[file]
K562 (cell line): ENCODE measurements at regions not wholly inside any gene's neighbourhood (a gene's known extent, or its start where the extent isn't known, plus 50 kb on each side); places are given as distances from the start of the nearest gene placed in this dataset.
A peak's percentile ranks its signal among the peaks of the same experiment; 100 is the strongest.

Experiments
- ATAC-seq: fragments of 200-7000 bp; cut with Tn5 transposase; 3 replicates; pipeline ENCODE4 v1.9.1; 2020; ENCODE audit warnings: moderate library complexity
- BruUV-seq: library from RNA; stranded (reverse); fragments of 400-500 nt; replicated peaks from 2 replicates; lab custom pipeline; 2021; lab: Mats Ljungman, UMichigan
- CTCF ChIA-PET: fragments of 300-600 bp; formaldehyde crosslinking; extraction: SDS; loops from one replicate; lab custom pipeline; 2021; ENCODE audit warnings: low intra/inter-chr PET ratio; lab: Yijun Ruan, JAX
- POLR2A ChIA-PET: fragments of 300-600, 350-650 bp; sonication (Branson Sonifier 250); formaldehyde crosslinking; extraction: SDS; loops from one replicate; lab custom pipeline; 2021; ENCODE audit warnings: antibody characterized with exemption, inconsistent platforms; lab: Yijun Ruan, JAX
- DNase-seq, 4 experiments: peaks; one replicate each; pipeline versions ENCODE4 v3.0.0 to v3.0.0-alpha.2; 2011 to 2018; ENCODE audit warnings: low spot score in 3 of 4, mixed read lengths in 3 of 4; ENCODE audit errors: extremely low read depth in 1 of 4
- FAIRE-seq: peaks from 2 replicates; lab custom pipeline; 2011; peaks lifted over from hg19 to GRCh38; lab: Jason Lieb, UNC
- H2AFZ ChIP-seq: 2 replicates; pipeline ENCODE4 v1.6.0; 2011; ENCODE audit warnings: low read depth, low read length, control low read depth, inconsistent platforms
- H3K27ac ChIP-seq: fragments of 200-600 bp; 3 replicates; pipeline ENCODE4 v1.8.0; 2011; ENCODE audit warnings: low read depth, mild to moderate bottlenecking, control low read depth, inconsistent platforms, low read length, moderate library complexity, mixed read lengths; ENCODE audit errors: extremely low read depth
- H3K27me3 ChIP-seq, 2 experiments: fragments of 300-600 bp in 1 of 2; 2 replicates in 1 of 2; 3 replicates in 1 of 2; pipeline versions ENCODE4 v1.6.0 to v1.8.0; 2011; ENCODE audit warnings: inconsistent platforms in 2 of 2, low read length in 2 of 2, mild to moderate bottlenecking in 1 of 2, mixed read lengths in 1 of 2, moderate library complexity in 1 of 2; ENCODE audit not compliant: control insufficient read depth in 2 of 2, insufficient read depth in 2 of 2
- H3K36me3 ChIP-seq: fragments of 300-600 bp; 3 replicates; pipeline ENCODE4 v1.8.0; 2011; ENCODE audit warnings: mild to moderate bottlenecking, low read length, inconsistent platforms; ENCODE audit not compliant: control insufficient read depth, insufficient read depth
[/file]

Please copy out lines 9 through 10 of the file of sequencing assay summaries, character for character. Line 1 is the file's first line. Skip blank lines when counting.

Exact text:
- FAIRE-seq: peaks from 2 replicates; lab custom pipeline; 2011; peaks lifted over from hg19 to GRCh38; lab: Jason Lieb, UNC
- H2AFZ ChIP-seq: 2 replicates; pipeline ENCODE4 v1.6.0; 2011; ENCODE audit warnings: low read depth, low read length, control low read depth, inconsistent platforms